Every unit of the Reform to Equal Rights: K-12 Disability History Curriculum includes an introduction to the topic of disability, including strategies to address disrespectful vocabulary.
There are many words about disability that are offensive in today's usage but that are unavoidable in primary sources–even current sources. (Think for example of the term, "dumb," which once meant non-speaking but today only means "stupid.") Thus it is essential to prepare students and to set clear ground rules about how they can respond respectfully when they do encounter such words. Some students may react strongly when they encounter particularly offensive terms and ideas. It is vital to know and support your students. It can be valuable, and may be necessary, to talk with their families about how to address difficult material. Consider also which terms are age appropriate for your students to read or hear.
Emerging America offers these ground rules:
- It is NEVER OK to joke about disrespectful terms or to use them in conversation.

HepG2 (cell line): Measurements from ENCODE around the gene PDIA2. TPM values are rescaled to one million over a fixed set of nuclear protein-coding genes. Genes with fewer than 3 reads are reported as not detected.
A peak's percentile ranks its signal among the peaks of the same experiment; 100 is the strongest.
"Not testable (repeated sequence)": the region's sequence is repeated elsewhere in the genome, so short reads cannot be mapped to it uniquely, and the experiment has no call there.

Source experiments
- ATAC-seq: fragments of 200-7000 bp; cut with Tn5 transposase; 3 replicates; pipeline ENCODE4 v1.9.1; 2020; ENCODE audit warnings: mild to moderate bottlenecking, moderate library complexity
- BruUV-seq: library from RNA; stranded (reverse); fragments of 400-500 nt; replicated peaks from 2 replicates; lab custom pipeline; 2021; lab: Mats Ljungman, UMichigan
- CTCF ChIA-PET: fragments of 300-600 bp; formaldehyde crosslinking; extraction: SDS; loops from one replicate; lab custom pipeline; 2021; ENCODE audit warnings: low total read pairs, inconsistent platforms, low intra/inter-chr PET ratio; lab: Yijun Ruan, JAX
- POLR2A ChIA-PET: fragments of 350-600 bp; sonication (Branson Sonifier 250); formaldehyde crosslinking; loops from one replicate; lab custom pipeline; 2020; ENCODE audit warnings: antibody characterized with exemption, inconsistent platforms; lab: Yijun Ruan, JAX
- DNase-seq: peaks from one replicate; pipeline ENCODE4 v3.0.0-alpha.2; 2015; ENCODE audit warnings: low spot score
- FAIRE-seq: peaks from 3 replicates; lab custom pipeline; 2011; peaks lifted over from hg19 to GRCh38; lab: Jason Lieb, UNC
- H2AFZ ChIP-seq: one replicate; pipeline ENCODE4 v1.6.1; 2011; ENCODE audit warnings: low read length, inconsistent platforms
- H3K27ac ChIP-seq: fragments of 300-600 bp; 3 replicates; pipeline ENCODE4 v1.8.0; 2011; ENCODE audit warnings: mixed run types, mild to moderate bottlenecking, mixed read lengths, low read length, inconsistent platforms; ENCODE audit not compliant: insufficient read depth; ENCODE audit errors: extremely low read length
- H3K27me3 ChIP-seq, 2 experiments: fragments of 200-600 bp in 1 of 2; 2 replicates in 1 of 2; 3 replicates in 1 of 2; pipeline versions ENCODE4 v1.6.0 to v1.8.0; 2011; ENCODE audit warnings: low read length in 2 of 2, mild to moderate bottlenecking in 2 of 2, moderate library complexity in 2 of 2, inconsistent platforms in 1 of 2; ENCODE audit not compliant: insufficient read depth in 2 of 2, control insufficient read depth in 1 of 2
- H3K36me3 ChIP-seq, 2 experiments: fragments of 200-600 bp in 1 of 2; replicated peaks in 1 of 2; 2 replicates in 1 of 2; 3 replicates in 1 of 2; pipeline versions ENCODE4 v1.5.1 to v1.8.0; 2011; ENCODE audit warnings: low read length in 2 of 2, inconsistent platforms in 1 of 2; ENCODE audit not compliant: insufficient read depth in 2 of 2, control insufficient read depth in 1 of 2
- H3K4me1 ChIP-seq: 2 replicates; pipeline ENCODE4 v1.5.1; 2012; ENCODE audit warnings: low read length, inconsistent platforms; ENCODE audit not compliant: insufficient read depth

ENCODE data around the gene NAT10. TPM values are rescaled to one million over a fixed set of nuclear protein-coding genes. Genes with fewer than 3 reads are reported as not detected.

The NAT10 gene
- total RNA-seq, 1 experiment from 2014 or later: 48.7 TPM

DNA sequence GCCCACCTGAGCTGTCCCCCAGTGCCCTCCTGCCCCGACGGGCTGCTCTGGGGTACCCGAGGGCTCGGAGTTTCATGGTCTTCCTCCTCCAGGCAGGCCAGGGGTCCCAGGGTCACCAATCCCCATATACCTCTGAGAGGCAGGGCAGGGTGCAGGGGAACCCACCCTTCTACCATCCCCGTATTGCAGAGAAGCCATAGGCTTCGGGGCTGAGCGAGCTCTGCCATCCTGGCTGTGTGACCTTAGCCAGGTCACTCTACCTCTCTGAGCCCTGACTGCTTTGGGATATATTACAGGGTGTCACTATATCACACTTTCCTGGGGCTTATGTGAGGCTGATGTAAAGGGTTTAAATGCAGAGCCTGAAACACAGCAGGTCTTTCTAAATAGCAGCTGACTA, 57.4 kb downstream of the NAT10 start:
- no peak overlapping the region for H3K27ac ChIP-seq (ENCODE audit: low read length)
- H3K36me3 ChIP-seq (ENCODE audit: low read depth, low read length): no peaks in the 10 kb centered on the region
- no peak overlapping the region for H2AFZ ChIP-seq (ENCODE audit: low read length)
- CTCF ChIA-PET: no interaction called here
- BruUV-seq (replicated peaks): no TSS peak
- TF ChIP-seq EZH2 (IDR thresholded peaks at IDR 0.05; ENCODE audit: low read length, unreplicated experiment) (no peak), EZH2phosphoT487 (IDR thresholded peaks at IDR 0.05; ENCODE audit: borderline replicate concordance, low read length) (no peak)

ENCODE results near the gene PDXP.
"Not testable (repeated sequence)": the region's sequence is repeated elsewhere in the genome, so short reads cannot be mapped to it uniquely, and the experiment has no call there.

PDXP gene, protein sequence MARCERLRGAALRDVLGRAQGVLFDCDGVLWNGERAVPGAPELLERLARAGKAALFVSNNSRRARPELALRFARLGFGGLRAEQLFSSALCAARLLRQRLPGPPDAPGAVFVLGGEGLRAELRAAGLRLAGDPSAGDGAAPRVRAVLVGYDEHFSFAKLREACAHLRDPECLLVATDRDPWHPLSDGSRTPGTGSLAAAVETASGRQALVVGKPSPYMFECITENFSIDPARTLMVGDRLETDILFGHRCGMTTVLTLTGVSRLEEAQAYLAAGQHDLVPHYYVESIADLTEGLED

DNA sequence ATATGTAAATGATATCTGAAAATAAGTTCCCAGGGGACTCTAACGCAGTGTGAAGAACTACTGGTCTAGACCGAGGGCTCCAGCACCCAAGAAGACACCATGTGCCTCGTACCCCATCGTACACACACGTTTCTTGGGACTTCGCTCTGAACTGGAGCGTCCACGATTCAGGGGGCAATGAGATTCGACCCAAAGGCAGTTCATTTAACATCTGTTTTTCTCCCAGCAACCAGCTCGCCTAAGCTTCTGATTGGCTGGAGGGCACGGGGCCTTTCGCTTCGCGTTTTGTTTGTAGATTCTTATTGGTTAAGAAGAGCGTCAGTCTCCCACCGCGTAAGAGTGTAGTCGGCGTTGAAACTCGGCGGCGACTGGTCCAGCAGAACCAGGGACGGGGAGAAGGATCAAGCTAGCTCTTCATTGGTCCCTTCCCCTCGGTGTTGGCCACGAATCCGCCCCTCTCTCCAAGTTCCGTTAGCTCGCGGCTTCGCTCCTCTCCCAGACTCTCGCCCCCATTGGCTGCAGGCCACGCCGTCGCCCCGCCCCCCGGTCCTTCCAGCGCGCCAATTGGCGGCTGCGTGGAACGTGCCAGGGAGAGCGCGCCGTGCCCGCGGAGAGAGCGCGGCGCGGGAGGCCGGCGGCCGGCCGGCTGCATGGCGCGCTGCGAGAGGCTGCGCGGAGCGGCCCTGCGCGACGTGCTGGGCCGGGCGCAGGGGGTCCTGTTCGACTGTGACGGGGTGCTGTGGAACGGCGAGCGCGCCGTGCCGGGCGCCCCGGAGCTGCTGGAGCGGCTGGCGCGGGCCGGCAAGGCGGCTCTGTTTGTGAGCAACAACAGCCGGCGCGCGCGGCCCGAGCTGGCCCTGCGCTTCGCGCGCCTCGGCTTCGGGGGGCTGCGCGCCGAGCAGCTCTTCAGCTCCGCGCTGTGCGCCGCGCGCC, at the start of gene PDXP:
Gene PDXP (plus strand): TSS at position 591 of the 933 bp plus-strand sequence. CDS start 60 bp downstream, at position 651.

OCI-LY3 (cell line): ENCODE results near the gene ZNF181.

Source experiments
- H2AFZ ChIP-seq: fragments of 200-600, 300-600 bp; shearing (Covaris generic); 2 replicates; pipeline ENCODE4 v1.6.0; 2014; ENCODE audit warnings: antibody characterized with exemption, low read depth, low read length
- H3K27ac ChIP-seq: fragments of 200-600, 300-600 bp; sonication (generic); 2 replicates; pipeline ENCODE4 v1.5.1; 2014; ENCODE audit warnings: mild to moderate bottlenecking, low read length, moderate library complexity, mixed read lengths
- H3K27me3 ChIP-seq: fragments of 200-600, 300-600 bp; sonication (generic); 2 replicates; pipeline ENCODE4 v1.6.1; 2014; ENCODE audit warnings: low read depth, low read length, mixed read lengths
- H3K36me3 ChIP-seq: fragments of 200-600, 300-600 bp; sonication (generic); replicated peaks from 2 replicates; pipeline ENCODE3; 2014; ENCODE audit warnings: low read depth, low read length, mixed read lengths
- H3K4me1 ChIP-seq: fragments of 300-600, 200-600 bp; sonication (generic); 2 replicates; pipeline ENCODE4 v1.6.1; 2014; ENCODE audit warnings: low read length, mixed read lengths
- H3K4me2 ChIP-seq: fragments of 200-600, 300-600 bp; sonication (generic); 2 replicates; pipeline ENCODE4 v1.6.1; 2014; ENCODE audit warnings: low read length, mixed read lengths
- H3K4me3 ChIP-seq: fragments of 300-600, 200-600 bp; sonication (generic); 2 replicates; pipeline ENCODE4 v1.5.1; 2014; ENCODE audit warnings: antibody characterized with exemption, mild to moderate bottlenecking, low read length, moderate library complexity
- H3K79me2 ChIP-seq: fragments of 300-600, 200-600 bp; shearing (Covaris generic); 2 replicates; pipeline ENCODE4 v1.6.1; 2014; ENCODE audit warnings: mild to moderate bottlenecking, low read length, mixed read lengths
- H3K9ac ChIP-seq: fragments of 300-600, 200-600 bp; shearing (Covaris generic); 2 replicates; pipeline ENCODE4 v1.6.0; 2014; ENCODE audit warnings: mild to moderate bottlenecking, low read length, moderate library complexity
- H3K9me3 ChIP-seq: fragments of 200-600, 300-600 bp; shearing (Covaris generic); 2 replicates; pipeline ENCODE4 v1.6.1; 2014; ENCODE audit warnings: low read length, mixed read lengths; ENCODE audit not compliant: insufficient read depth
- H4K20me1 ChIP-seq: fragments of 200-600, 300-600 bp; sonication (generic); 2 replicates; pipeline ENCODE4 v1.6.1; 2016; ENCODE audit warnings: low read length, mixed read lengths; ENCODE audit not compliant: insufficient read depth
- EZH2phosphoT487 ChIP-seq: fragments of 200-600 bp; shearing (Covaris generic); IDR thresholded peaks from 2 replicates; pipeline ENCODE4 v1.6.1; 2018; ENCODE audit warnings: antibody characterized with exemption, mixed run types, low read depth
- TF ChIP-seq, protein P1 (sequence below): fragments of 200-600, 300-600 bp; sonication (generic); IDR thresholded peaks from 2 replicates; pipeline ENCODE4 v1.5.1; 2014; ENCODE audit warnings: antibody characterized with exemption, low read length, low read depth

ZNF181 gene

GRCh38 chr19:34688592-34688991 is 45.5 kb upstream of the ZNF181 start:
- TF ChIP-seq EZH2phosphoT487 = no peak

- It is sometimes OK to use historic terms in a direct quotation. (For example, writing about the American School for the Deaf might require using its original name, "The American Asylum for Deaf and Dumb." See image below.)
It is also important to call at least a brief "Time Out" the first times harmful terms do come up to remind students of the ground rules. (See the slide at right from the Reform to Equal Rights: K-12 Disability History Curriculum.) There does not need to be a discussion each time this happens; teachers do not need to go off-topic.
Draw students' attention to historical context. For example, "asylum" originally implied a refuge from the horrible treatment people with mental were getting in jails and poor houses. Yet some words such as "feeble-minded" were never respectful. Help students to contrast ways language was used in the past, while giving clear guidance about what do do to be respectful today.
It can be difficult to keep up with changes in what language is appropriate. There is not 100% agreement among people with disabilities about how to handle many of these terms, even the word "disability" itself. One good source for teachers is the Disability Language Style Guide from the National Center on Disability and Journalism. (Some students may also find the site useful.)
This article will be available and updated over time in the Teaching Resources library on this site.